COVID-19RegulationsRetailConsumers and companies embrace cannabis retail rush before expected mass shutdown

The COVID-19 pandemic has caused a wave of weed stockpiling as store closures begin to sweep the country
Nick Laba Nick LabaMarch 17, 20209 min

While toilet paper is expected to continue rolling into supermarkets, Canadians who enjoy the comforts of cannabis have been rightfully buying in bulk over the past several days.

But as a mass shutdown looms — foreshadowed by Canopy Growth Corp.’s (TSE: WEED) closure of its 23 Tweed and Tokyo smoke locations by 5 p.m. Tuesday — any stoners subsisting on shake should consider stockpiling, especially in areas with limited online sales and retail.

Read more: COVID-19 could be a boon for cannabis retail

Starting last Thursday, as the novel coronavirus began moving within Canadian borders, the manager of Muse Cannabis’s Granville Street location said her store has seen a sharp uptick in sales.

Average buys per customer are up 30 per cent, Frida Hallgren said, and customers have been bagging their highest quantity 15 gram packages of dried flower at a higher rate than usual.

Consumers and companies embrace cannabis retail rush before expected mass shutdown - Frida Hallgren
In addition to suspending use of its smell jars, store manager Frida Hallgren says Muse Cannabis has also temporarily discontinued its packaging returns program. Photo by Nick Laba

“It hasn’t stopped yet. Even today, it’s just as busy as we usually are on Fridays,” she told Mugglehead over the phone on Monday.

Hallgren said she expects the increased foot traffic to continue for as long as her store stays open. She also hasn’t heard anything about a slowdown from B.C.’s provincial wholesaler, the Liquor Distribution Branch.

As per current regulations, BC Cannabis Stores hold a provincial monopoly over online sales and mail orders. Unlike provinces such as Alberta and Saskatchewan, British Columbians have no legal weed delivery options.

“It’s hard for us when we don’t have an option,” Hallgren said. “At times like this it would have been very useful to have a delivery system.”

High demand for cannabis deliveries and social distancing concerns have prompted Canada Post — which handles the majority of cannabis mail orders — to suspend direct deliveries to home addresses in favour of leaving packages at drop-boxes.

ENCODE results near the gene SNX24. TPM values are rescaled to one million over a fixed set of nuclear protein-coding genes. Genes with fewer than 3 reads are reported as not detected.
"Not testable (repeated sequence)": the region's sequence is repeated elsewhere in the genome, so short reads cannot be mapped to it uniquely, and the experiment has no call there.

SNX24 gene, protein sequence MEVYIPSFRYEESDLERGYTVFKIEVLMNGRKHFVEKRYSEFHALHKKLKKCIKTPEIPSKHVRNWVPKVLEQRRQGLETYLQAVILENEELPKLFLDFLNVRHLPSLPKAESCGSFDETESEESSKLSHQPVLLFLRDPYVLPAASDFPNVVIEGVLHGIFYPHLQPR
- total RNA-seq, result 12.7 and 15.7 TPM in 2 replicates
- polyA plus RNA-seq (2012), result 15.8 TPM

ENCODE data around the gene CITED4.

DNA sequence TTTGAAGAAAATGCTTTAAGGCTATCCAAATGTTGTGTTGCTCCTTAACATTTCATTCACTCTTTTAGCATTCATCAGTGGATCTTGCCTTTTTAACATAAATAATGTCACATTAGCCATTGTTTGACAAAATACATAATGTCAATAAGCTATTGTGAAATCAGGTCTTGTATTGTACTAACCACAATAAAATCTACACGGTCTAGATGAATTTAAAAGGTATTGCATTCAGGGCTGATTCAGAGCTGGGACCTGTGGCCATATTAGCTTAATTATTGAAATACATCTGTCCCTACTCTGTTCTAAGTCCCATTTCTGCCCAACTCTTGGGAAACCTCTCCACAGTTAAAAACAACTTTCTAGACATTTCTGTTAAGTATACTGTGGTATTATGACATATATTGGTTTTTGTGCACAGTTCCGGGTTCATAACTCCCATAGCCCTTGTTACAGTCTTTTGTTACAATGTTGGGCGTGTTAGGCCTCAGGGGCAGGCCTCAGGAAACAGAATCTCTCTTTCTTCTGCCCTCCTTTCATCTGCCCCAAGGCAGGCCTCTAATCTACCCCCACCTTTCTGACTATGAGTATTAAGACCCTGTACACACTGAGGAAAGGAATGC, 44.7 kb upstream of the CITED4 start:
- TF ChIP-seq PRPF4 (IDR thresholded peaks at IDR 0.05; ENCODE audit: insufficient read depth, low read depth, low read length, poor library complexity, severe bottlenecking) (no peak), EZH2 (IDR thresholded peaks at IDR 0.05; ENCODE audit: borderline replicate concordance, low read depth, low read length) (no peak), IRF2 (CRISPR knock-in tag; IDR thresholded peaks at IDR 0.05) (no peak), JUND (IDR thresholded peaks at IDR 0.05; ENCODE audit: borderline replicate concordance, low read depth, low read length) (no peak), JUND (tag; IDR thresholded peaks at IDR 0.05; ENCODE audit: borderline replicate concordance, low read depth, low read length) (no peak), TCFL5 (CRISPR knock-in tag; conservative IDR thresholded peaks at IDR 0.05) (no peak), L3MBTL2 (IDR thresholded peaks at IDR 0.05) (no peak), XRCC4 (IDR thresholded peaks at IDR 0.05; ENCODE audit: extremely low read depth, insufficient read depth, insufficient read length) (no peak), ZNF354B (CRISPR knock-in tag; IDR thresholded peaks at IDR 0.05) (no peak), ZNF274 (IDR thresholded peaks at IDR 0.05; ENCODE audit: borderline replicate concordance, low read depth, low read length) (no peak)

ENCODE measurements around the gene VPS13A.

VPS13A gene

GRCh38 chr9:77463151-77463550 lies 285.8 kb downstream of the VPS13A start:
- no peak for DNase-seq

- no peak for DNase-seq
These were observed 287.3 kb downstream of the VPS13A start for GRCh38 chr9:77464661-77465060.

On Monday, Ontario Cannabis Store communications director Daffyd Roderick said the last four days had seen a marked increase in sales volume on OCS.ca and a high demand for its same or next day delivery option, where it’s available.

“Saturday saw almost 3,000 orders, an 80 per cent increase over an average Saturday,” he said in an email. “Sunday saw more than 4,000 orders, a 100 per cent increase from the previous week.”

Roderick said the OCS is working closely with its partners and is currently delivering and receiving as usual. OCS also said it doesn’t expect any inventory shortages at this time.

Consumers and companies embrace cannabis retail rush before expected mass shutdown - Muse Cannabis
Hallgren said she was shocked last week by the sharp divide between customers who were taking the pandemic seriously, and others who were not. Photo by Nick Laba

Some businesses are taking this time to streamline their online platforms and preparing to adjust their retail logistics, as most storefronts will likely shut down.

Up in the Yukon, where there’s yet to be a reported case of COVID-19, the territory’s first private cannabis retailer is anticipating the sweeping changes that have yet to come.

“Sales this weekend were actually quite poor — one of our lowest sales weekends ever, but today seems to be picking up,” Triple J’s Canna Space owner Jeremy Jones said Monday.

“We’ve been selling out of a lot of 15 grams,” he said. “People are buying more at once.”

Jones said his store is pushing its e-commerce platform for people practicing social distancing, but is somewhat limited because the Yukon’s cannabis retailer has a monopoly on mail orders. Triple J’s has switched its online retail platform from Leafly to Dutchie because some customers didn’t feel comfortable creating an account, which Leafly requires.

Cova Software — whose point-of-sale and inventory management platform has a significant footprint among Canadian cannabis retailers —  said Monday it has partnered with Dutchie to provide more in-store pickup and delivery options.

Because his store has a waiting area where customers check in with reception, Jones said he’s considering creating kiosks there where people can pick up their online orders, and closing the physical store.

“So, we’re working on a number of plans that would allow us to continue business while minimizing risk.”

Top image: “In the interests of public health and safety, we have temporarily restricted access to our smell jars, marketing materials and tablets on this table. We have also increased the frequency of sanitization of all high touch surfaces including door handles, payment terminals and cabinets.” From inside Muse Cannabis on Granville Street in Vancouver, B.C. on Monday, March 17. Photo by Nick Laba

 

nick@mugglehead.com

@nick_laba

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